The Supreme Court has settled one issue in the long-simmering dispute over limiting federal irrigation subsidies in the West to smaller farms. The ruling that farmers in California's Imperial Valley are entitled to taxpayr-subsidized irrigation water regardless of the size of their farm, however, was a narrow one. It leaves unanswered the larger question of what acreage restrictions, if any, should apply to irrigators elsewhere in the 17 Western states where much of America's vegetables, fruit, and other food products are grown.
The issue is one that has long divided big and small farmers in the West. And it has implications for all Americans because it involves millions of dollars in federal subsidies. In many instances, the subsidies go to support large corporate-owned agribusinesses at a time when national economic problems call for fiscal restraint in Washington -- and at a time when small family-owned farms are disappearing at a rate of some 30,000 a year. Since 1945, more than four million US farms have vanished.
Yet, the efficiency and productivity of large farms that have helped make America the food basket for many of the world's hungry must also be recognized. The challenge that Congress must face up to now, as it seeks to update a largely ignored 1902 federal law that limited irrigation rights to farms no bigger than 160 acres, is to find a formula that cubrs subsidies to the biggest producers without undermining the country's ability to feed itself.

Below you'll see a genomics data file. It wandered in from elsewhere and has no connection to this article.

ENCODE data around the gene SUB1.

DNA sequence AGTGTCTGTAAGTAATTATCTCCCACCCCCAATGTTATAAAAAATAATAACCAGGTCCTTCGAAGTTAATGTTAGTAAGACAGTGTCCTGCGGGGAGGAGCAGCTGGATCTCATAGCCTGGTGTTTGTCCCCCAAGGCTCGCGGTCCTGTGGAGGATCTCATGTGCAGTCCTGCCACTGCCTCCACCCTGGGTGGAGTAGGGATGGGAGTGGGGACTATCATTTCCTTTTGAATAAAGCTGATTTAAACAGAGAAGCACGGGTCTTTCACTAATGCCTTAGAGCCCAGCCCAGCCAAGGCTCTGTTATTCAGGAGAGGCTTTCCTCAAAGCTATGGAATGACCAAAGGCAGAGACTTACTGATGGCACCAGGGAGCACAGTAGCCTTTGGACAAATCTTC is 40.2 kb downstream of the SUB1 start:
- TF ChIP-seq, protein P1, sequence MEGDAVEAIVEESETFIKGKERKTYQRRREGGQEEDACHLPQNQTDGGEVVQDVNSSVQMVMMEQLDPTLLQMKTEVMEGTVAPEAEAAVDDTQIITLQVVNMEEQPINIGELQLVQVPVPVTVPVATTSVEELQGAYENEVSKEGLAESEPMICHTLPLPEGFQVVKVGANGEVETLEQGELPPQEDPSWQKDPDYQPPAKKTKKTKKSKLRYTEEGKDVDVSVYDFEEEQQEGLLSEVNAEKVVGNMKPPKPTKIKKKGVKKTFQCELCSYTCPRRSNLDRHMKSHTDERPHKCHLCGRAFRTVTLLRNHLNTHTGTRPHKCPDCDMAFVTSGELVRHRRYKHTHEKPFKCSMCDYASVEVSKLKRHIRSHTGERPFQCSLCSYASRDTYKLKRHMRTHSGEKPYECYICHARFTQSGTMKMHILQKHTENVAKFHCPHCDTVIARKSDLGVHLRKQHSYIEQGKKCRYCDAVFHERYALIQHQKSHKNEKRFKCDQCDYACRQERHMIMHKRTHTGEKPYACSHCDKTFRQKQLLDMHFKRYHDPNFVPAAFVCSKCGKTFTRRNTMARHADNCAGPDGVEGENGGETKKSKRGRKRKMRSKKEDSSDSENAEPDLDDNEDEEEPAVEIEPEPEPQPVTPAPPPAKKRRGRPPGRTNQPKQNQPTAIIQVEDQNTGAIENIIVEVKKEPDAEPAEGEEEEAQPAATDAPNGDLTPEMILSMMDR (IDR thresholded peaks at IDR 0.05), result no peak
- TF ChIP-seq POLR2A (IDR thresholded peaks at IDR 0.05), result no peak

Even if the Supreme Court had ruled otherwise this week, legislation currently before Congress would have exempted the Imperial Valley, because of past peculiarities htat allowed the area to receive Colorado River water without restrictions. For farms elsewhere, the Carter administration supports a reasonable 960-acre limitation on the size of farm eligible for subsidized irrigation water. Interior Secretary Andrus points out that this would include 97 percent of the farms currently receiving federally subsidized water. The other 3 percent, however, are so large that they control 30 percent of the irrigated land, adn a 960-acre limitation would encourage those few corporations with the biggest landholdings to sell sections of their land to would-be small farmers.
Unfortunately, the White House, bowing to apprent political pressure, has recently sought to soft-pedal its opposition to other congressional proposals that would allow the largest farms to retain htie grip on the region's water rights. In one recent letter to Congress Secretary Andrus's vow that President Carter would veto such a measure was reportedly deleted by White House staffers concerned that Mr. Carter might lose the political support of large farmers. The President will hardly gain tehe respect of nonfarmers by putting politics first. He would do better to consider the long-range implications of the issue and stick by his pledge to veto any measure that fails to provide greater protection for America's beleaguered small farmers.